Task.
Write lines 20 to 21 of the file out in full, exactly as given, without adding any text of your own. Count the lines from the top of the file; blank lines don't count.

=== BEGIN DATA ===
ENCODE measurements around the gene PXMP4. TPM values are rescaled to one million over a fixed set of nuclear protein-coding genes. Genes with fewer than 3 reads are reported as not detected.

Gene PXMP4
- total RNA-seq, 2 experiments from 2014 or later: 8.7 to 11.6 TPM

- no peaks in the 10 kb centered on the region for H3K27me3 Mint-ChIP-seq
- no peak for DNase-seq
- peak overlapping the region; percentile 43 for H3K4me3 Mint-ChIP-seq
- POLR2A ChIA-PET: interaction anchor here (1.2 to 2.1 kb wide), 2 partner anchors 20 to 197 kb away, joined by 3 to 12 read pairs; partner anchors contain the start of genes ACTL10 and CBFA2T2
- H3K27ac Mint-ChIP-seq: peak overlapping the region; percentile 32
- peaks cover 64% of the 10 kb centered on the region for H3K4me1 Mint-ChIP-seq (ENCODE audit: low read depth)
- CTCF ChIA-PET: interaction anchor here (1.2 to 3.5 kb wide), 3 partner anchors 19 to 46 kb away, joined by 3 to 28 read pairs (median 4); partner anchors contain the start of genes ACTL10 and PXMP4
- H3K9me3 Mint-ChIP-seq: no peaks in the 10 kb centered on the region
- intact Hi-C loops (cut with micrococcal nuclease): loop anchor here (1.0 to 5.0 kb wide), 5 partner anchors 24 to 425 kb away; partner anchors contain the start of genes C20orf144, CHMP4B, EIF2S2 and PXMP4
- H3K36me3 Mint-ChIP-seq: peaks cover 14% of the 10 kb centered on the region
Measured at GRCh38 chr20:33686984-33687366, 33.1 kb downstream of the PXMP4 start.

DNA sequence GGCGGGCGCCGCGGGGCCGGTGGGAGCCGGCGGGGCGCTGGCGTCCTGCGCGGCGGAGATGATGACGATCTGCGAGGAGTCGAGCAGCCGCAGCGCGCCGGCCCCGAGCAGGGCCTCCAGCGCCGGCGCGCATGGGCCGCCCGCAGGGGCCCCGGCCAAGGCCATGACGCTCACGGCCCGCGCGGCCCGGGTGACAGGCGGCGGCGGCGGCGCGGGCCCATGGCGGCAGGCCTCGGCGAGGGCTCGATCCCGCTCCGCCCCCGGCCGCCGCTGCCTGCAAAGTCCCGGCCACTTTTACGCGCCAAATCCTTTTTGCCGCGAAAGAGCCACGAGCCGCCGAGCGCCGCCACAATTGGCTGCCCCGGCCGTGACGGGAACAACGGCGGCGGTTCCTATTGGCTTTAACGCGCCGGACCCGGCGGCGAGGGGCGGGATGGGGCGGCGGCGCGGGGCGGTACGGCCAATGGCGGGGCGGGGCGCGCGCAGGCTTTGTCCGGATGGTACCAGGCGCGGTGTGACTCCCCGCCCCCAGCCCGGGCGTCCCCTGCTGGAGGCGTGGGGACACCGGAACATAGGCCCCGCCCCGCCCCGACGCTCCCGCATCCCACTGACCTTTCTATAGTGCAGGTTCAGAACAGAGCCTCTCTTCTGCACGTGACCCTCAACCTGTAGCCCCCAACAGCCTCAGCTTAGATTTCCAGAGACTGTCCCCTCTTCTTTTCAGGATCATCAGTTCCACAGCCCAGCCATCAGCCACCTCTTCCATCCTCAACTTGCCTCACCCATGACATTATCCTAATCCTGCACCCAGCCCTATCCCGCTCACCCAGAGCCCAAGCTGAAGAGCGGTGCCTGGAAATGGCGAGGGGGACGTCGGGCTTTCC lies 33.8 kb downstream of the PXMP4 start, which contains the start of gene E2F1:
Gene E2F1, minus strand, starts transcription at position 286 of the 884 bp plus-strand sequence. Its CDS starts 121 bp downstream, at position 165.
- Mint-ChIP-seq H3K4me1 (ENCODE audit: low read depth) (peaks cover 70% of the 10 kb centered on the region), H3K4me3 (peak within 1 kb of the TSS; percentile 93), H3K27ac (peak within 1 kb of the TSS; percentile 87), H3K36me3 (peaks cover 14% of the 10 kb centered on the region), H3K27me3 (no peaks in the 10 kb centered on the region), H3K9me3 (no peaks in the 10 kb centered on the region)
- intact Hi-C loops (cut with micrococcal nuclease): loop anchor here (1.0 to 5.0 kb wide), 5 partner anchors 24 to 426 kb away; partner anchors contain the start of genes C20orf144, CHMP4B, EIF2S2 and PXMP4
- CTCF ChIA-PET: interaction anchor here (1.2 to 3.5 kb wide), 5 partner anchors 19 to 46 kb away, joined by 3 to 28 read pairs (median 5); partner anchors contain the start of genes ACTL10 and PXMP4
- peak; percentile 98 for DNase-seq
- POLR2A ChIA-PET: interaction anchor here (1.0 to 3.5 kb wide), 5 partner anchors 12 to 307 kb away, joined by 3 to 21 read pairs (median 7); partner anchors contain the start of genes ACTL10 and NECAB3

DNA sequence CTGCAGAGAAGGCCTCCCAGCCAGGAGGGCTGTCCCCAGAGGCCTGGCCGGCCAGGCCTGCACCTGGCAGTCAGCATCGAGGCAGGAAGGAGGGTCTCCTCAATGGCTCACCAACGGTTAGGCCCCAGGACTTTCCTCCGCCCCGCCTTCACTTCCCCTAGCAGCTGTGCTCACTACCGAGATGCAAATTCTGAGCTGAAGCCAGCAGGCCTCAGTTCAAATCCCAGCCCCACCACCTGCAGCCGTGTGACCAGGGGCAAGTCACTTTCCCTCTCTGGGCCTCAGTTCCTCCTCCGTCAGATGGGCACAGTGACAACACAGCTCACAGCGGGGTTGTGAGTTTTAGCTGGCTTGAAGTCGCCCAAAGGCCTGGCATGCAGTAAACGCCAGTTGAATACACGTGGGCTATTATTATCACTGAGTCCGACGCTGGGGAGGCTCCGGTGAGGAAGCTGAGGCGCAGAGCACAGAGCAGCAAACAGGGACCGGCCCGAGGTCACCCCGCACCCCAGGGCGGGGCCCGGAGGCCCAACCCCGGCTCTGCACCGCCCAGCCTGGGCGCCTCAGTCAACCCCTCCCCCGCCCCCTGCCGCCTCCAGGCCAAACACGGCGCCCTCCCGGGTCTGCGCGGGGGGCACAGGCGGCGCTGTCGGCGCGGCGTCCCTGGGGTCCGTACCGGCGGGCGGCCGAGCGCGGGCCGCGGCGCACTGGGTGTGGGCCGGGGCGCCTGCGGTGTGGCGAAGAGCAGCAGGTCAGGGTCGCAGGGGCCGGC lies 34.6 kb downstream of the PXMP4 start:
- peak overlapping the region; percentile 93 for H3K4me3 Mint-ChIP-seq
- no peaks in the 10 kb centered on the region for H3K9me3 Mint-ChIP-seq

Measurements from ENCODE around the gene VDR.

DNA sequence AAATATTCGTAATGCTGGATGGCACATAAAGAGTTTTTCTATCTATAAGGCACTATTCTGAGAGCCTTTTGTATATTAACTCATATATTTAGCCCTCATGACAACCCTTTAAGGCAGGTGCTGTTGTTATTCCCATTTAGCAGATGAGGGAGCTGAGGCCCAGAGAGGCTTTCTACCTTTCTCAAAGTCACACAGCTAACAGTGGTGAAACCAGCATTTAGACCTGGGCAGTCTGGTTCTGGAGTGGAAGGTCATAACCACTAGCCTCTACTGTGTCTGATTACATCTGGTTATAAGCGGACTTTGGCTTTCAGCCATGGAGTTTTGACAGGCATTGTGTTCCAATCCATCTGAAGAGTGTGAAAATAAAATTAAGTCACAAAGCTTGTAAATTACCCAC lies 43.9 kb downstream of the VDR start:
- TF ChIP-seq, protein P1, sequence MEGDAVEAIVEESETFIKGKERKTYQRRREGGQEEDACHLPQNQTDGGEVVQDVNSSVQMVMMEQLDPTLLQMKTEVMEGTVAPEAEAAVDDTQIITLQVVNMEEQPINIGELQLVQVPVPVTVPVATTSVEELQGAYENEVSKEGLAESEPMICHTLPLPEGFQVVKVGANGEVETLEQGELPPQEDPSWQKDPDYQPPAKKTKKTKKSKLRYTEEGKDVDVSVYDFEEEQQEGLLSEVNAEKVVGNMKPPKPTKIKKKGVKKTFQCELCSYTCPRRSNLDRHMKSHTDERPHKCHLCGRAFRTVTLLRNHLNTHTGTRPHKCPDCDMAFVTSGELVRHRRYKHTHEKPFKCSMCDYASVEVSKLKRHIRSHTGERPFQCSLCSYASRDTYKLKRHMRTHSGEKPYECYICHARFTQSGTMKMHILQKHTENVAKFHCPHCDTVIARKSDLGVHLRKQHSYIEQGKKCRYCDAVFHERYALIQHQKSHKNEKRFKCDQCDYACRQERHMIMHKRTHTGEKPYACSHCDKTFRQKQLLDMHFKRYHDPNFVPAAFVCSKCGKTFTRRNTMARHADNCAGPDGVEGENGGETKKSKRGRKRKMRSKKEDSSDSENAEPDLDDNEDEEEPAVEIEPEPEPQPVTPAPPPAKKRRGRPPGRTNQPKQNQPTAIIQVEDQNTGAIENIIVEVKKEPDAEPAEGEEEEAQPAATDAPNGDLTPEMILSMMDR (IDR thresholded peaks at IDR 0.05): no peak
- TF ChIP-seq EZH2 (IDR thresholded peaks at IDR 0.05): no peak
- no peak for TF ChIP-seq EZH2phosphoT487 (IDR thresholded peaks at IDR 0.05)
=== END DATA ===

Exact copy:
- peak; percentile 98 for DNase-seq
- POLR2A ChIA-PET: interaction anchor here (1.0 to 3.5 kb wide), 5 partner anchors 12 to 307 kb away, joined by 3 to 21 read pairs (median 7); partner anchors contain the start of genes ACTL10 and NECAB3